When I was a kid, my favorite movie was Despicable Me. It was a funny movie about a villain changing his ways in a satisfying, emotional narrative. But when Illumination saw those cute yellow sidekicks in that film and decided to give them their own spin-off franchise, the quality of these movies declined. So, seven years after their spin-off grossed over $1 billion at the box office, the Minions are back in Minions: The Rise of Gru, an animated comedy adventure set years before Despicable Me. This film features a 12-year-old Gru (Steve Carell) in his quest to join a supervillain group named the Vicious 6 with the help of his Minions.
Minions: The Rise of Gru is an acceptable, mildly enjoyable piece of entertainment that will keep children having fun for an hour and a half, but it won’t do much more than that. Hollywood has given us the rises of Skywalker, Cobra, the Machines, and the Planet of the Apes. Now, it’s Gru’s turn to rise as the new leader of this series after his cameo at the end of the original Minions. It’s fun to see Gru as a younger, more optimistic character who dreams of being a supervillain. He’s a more youthful, excitable protagonist getting used to hanging around the Minions.
Director Kyle Balda gets to have a little bit of fun with the newly updated setting. In a matter remarkably similar to The Black Phone (not really), this movie sets itself in the 1970s with music, hairstyles, and costumes that reflect that era. The film also features a classic adventure setup with a precious stone getting stolen from a temple filled with booby traps, and an opening title sequence so absurdly humorous that you would never see it coming. There is a lot about this film to enjoy, from how easily digestible it is to the sheer number of visual gags the Minions have to offer.
The sequel makes the wiser choice of spending a lot of time with the human characters, as opposed to the first film, which featured endless scenes of Minion antics. The Minions movies are not the Godzilla movies, where you want the human scenes to be over as soon as possible so you can get back to the titular creature. You can take all the Minions in the world as a child, but as an adult, endless jibber-jabbering from yellow anthropomorphic Tic-Tacs can send your blood pressure rising through the roof. This film features many human characters with the Vicious 6, a group portrayed by name actors such as Taraji P. Henson, Dolph Lundgren, Danny Trejo, and Jean-Claude Van Damme playing a villain named Jean Clawed.
Carell gets to have fun doing his Gru accent at a higher register, and Pierre Coffin gives his all to voicing the Minions. The supporting cast is excellent, including Michelle Yeoh’s mildly triumphant return to the big screen after starring in this year’s masterpiece Everything Everywhere All at Once. She plays Master Chow, a woman skilled in martial arts who trains the heroes in their journey. Of course, this is the character she has already played in films like Boss Level and Shang-Chi and the Legend of the Ten Rings, but Yeoh is good at her job and always sells it.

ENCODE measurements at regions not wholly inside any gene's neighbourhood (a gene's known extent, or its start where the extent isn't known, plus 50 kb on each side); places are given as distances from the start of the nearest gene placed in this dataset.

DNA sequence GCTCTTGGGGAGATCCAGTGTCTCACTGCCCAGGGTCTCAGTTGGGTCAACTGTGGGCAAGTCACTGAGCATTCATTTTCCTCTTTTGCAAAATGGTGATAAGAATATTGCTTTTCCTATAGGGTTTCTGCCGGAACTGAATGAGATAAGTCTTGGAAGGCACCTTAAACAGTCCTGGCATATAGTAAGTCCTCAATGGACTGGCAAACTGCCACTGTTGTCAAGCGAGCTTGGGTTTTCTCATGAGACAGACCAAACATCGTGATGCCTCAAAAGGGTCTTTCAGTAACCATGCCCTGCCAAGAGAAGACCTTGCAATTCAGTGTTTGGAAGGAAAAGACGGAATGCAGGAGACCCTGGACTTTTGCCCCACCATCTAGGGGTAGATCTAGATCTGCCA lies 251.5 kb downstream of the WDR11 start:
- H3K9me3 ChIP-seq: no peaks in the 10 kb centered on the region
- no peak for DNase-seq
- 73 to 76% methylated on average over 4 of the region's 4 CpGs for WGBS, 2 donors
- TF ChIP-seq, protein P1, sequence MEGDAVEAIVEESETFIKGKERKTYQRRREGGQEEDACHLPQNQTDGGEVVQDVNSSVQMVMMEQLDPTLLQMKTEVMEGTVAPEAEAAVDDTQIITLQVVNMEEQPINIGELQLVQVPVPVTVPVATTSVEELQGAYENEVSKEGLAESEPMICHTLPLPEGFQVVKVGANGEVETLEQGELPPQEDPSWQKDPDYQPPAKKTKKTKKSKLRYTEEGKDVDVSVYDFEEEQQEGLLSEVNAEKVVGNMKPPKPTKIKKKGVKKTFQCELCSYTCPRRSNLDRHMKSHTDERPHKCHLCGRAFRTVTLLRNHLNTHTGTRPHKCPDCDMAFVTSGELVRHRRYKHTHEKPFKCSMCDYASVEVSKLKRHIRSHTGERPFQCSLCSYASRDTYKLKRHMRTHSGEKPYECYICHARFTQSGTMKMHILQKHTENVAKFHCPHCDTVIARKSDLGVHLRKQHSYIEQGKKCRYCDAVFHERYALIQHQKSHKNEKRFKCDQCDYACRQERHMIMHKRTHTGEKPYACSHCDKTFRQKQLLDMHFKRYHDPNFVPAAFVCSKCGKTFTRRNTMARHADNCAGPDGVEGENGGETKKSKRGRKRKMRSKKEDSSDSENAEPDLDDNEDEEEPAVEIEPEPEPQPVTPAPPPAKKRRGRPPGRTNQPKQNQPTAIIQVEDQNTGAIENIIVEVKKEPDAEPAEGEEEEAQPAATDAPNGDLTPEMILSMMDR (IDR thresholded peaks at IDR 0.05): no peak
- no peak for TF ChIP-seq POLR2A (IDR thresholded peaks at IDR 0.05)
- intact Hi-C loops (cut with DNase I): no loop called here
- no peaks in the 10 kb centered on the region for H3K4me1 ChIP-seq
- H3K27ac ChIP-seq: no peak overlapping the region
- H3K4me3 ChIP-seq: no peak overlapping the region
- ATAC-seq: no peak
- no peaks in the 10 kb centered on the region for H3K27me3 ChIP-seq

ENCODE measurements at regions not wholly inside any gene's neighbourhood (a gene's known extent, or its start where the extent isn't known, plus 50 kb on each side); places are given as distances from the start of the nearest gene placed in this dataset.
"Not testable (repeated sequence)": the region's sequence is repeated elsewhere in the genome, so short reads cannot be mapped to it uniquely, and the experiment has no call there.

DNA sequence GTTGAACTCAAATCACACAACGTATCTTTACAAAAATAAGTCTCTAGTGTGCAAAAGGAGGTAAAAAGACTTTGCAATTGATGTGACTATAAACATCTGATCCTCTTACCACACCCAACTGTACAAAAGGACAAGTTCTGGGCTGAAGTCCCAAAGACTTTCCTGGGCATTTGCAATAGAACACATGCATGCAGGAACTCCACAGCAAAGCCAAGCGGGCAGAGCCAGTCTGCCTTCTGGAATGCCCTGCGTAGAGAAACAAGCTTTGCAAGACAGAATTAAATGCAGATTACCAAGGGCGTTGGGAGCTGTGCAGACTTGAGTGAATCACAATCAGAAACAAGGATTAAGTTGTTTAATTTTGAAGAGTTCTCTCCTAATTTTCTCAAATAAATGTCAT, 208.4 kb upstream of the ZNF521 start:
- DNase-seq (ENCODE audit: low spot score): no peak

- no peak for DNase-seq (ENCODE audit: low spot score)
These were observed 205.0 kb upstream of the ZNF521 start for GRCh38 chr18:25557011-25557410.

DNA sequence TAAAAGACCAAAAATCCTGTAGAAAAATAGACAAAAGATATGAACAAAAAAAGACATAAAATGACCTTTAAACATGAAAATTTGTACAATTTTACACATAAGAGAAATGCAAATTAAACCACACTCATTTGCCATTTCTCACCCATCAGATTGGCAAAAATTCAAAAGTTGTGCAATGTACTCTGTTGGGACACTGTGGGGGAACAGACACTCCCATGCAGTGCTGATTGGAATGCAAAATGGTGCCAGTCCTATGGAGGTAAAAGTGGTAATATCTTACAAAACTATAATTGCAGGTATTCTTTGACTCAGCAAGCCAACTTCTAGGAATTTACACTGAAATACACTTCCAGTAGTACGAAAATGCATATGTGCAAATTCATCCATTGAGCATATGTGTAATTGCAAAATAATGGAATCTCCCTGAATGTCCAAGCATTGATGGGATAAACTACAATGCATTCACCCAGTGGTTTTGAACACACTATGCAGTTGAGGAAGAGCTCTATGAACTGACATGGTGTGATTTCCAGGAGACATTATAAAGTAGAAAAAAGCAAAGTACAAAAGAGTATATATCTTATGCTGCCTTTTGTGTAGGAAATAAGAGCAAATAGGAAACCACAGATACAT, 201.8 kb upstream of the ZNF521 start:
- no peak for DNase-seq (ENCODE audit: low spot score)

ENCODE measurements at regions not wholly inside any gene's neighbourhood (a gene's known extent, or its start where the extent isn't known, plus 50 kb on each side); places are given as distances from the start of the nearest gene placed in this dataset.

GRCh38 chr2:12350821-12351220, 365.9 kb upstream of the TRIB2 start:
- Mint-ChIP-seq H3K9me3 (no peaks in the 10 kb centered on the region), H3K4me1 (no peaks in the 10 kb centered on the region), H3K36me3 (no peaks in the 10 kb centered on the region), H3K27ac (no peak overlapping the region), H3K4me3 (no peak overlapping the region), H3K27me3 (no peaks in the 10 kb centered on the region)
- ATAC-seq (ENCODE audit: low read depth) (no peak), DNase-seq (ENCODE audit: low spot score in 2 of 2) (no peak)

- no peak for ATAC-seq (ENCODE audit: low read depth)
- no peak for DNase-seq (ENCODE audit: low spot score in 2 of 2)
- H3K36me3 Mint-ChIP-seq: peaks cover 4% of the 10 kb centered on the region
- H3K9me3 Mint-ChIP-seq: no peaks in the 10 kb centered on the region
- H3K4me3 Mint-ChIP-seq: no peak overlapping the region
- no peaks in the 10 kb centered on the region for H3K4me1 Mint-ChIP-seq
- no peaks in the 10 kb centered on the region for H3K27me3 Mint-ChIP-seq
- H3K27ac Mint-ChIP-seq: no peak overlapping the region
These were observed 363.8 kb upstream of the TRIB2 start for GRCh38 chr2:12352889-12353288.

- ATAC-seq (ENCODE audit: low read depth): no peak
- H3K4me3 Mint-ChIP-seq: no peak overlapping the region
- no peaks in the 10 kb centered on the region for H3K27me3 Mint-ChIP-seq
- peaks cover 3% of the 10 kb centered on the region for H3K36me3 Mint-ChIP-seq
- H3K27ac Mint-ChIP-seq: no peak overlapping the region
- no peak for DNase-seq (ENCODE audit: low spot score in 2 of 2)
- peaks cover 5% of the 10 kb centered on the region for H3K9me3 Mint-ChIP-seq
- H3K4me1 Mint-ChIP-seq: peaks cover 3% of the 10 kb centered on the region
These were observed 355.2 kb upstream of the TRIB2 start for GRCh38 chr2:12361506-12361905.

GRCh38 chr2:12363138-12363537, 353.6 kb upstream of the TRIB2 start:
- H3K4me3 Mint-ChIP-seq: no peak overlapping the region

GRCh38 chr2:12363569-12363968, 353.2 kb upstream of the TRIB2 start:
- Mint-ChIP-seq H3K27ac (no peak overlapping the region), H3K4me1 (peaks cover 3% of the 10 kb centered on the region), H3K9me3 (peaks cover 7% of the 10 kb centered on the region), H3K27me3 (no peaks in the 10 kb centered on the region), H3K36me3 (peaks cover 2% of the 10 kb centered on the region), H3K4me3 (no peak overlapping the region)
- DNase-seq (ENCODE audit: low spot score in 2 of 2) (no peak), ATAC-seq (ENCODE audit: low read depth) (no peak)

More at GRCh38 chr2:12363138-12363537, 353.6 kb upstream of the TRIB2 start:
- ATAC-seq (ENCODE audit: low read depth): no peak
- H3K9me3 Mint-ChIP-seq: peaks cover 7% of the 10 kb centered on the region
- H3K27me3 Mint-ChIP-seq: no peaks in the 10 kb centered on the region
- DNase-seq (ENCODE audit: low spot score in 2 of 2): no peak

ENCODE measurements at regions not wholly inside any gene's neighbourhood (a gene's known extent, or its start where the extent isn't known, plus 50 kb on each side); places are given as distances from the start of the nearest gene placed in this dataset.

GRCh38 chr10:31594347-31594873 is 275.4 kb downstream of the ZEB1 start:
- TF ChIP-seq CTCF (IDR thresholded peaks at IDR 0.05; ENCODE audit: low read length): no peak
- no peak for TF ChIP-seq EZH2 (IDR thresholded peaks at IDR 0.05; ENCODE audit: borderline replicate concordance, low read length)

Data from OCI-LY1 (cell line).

While kids will have an absolute blast with this film, it’s reasonable for adult audience members to want more. The potential of an emotional story exists with Gru’s relationship with his disapproving mother, Marlena (Julie Andrews). However, all the depth and childhood drama briefly explored in the original Despicable Me gets sacrificed for farts and burps. The movie never slows down or takes a moment to breathe, offering frenetic comedic timing and throwing gag after gag at the screen.
Are the gags funny? That depends on your MTL (Minion Tolerance Level). Mine is pretty average, which resulted in an experience with some of the jokes being funny and others annoying. Minions: The Rise of Gru is a breezy, 90-minute option best suited for children who have already watched superior animated films such as Lightyear and Marcel the Shell with Shoes On. If this is your last option to get your child to laugh and have fun for an hour and a half, it will be a successful choice. Case in point, the 10-year-old kid I saw the film with gave the movie an 11 out of 10. Is this a testament to our younger audiences’ decreasing attention spans and lower standards? It’s hard to say, because there was once a time in my youth when I felt that positively about Despicable Me. So who am I to judge?
As ComingSoon’s review policy explains, a score of 6 equates to “Decent.” It fails to reach its full potential and is a run-of-the-mill experience.
Disclosure: The critic attended a press screening for ComingSoon’s Minions: The Rise of Gru review.
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